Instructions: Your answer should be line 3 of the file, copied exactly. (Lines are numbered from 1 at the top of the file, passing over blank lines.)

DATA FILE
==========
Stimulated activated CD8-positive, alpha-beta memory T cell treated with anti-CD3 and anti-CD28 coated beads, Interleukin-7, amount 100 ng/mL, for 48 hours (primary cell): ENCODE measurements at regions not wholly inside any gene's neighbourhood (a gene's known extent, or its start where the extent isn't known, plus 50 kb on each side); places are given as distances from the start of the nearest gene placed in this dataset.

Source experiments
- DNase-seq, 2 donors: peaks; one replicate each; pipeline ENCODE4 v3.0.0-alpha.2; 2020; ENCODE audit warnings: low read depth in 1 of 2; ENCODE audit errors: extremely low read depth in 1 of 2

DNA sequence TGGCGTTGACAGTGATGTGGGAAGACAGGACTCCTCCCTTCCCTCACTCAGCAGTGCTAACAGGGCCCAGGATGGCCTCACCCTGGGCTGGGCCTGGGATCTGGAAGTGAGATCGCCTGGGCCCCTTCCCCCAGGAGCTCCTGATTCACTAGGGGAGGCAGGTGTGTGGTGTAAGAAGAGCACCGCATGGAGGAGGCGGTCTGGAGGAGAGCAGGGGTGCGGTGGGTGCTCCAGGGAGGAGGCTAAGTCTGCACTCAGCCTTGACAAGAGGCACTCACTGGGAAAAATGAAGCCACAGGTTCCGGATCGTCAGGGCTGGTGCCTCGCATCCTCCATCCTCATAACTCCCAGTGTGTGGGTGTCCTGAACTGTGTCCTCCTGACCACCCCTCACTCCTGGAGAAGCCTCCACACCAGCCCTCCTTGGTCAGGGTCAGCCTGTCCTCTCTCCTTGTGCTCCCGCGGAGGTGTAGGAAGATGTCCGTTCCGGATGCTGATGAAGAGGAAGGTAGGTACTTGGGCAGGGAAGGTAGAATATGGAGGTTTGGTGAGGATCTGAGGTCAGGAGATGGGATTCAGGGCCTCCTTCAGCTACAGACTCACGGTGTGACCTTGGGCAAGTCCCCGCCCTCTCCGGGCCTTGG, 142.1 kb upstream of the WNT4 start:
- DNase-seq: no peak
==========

- DNase-seq, 2 donors: peaks; one replicate each; pipeline ENCODE4 v3.0.0-alpha.2; 2020; ENCODE audit warnings: low read depth in 1 of 2; ENCODE audit errors: extremely low read depth in 1 of 2